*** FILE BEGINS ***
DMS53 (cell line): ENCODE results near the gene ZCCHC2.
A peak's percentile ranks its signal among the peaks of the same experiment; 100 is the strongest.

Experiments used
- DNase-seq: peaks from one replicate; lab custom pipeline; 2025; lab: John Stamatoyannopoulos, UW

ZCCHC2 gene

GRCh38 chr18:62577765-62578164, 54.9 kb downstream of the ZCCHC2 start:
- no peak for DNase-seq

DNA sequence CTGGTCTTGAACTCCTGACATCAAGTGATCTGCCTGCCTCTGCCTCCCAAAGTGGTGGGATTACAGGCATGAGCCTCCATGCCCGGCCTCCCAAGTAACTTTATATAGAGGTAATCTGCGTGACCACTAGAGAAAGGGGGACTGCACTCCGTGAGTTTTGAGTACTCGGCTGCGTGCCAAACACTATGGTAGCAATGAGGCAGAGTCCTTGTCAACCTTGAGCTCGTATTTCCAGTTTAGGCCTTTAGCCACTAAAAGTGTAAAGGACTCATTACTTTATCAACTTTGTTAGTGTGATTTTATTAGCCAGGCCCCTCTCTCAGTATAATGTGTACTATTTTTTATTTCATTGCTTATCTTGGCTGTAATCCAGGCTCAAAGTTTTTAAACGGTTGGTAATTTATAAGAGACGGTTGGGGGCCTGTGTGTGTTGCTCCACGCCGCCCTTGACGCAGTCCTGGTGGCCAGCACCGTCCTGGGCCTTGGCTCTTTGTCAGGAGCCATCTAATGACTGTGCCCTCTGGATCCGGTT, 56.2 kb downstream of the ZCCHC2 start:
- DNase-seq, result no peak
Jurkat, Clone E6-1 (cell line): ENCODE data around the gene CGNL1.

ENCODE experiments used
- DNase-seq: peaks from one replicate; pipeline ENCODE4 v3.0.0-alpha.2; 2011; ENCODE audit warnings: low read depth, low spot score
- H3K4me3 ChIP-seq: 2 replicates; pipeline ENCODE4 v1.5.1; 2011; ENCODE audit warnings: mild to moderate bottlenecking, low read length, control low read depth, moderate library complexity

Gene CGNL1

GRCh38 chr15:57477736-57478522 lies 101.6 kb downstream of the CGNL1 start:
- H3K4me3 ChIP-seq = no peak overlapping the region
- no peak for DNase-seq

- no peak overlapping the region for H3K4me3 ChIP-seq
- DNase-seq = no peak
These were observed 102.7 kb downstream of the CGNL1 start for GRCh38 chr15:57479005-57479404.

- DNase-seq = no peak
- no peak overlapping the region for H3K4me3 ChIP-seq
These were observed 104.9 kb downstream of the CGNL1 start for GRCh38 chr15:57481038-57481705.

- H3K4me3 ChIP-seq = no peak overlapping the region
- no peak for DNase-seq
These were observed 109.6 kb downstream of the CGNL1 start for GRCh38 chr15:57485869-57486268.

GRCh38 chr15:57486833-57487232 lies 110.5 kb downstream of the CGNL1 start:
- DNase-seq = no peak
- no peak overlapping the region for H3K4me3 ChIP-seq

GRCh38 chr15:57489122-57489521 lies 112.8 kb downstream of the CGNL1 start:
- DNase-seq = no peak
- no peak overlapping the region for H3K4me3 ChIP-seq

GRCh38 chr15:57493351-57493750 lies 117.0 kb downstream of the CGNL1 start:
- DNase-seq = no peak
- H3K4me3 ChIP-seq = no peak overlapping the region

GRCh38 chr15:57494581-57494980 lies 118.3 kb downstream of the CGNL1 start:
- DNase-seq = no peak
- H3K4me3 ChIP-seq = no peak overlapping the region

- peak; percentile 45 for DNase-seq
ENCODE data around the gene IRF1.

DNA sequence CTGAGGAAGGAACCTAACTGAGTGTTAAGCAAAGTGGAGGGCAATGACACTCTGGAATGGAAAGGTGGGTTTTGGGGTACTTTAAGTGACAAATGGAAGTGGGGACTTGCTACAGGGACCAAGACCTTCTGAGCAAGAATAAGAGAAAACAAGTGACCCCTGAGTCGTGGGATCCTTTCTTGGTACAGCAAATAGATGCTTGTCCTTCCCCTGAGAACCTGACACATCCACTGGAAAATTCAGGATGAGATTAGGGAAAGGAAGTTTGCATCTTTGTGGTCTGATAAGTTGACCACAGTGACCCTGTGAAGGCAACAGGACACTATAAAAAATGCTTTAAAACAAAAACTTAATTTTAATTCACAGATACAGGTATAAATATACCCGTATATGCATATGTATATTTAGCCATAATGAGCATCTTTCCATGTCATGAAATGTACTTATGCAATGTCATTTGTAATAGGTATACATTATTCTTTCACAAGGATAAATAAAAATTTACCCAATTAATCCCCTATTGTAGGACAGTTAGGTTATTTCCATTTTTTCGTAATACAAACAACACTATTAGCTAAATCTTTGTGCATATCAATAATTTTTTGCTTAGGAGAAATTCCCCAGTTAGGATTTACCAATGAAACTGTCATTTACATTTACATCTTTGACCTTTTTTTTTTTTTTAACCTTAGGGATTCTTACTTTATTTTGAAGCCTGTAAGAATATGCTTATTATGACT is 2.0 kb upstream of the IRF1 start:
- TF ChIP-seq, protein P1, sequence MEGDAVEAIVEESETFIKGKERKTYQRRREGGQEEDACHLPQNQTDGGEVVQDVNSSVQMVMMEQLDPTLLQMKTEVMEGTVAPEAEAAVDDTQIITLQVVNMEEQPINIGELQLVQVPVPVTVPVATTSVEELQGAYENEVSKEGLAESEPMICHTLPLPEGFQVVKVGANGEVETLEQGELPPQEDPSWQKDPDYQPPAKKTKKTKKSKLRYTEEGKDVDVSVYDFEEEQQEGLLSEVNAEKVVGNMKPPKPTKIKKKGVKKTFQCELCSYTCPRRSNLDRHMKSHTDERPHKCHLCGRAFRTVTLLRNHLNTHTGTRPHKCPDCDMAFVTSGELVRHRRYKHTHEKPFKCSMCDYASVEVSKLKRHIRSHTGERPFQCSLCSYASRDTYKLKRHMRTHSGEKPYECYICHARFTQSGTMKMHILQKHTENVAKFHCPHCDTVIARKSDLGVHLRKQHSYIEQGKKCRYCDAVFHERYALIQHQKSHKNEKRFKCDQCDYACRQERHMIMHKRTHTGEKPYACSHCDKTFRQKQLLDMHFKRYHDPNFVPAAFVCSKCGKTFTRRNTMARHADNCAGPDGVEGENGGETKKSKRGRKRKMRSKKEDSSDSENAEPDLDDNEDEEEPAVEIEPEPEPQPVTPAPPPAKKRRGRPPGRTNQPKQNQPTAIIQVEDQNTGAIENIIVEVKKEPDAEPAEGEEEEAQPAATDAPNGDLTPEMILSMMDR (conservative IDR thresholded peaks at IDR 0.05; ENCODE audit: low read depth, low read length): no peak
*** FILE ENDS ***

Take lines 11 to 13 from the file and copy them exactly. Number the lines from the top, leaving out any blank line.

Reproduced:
ENCODE experiments used
- DNase-seq: peaks from one replicate; pipeline ENCODE4 v3.0.0-alpha.2; 2011; ENCODE audit warnings: low read depth, low spot score
- H3K4me3 ChIP-seq: 2 replicates; pipeline ENCODE4 v1.5.1; 2011; ENCODE audit warnings: mild to moderate bottlenecking, low read length, control low read depth, moderate library complexity